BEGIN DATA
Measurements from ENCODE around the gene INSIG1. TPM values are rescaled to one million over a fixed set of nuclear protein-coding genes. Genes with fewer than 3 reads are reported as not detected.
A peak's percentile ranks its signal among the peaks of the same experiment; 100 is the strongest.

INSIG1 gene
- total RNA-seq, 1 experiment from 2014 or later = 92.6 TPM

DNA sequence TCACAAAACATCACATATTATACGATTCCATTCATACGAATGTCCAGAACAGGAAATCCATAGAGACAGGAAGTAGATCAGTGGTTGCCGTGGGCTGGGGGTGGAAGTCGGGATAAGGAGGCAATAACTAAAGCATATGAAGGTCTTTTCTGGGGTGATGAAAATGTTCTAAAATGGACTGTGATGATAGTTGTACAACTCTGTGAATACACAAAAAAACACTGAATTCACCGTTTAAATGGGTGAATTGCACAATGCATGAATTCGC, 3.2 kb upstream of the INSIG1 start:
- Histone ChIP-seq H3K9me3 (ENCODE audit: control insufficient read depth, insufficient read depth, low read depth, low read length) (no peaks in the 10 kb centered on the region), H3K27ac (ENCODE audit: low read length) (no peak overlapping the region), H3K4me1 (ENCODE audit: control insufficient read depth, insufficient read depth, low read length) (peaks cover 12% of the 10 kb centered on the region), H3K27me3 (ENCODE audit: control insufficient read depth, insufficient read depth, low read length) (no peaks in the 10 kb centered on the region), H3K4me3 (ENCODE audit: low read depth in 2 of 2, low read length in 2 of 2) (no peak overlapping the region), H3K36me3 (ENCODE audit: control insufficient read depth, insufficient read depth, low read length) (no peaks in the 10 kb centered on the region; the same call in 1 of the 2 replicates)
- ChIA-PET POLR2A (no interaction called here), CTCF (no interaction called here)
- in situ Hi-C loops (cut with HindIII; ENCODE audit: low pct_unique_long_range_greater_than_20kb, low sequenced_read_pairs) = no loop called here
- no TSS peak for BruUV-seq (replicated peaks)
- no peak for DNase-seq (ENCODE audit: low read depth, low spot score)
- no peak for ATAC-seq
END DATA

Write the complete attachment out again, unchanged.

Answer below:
Measurements from ENCODE around the gene INSIG1. TPM values are rescaled to one million over a fixed set of nuclear protein-coding genes. Genes with fewer than 3 reads are reported as not detected.
A peak's percentile ranks its signal among the peaks of the same experiment; 100 is the strongest.

INSIG1 gene
- total RNA-seq, 1 experiment from 2014 or later = 92.6 TPM

DNA sequence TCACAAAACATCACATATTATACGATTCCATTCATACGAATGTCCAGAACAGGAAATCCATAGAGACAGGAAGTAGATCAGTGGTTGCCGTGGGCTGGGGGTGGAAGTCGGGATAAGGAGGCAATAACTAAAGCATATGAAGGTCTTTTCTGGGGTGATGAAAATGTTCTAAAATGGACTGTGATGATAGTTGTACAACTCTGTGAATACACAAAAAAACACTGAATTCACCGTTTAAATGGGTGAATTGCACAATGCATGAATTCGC, 3.2 kb upstream of the INSIG1 start:
- Histone ChIP-seq H3K9me3 (ENCODE audit: control insufficient read depth, insufficient read depth, low read depth, low read length) (no peaks in the 10 kb centered on the region), H3K27ac (ENCODE audit: low read length) (no peak overlapping the region), H3K4me1 (ENCODE audit: control insufficient read depth, insufficient read depth, low read length) (peaks cover 12% of the 10 kb centered on the region), H3K27me3 (ENCODE audit: control insufficient read depth, insufficient read depth, low read length) (no peaks in the 10 kb centered on the region), H3K4me3 (ENCODE audit: low read depth in 2 of 2, low read length in 2 of 2) (no peak overlapping the region), H3K36me3 (ENCODE audit: control insufficient read depth, insufficient read depth, low read length) (no peaks in the 10 kb centered on the region; the same call in 1 of the 2 replicates)
- ChIA-PET POLR2A (no interaction called here), CTCF (no interaction called here)
- in situ Hi-C loops (cut with HindIII; ENCODE audit: low pct_unique_long_range_greater_than_20kb, low sequenced_read_pairs) = no loop called here
- no TSS peak for BruUV-seq (replicated peaks)
- no peak for DNase-seq (ENCODE audit: low read depth, low spot score)
- no peak for ATAC-seq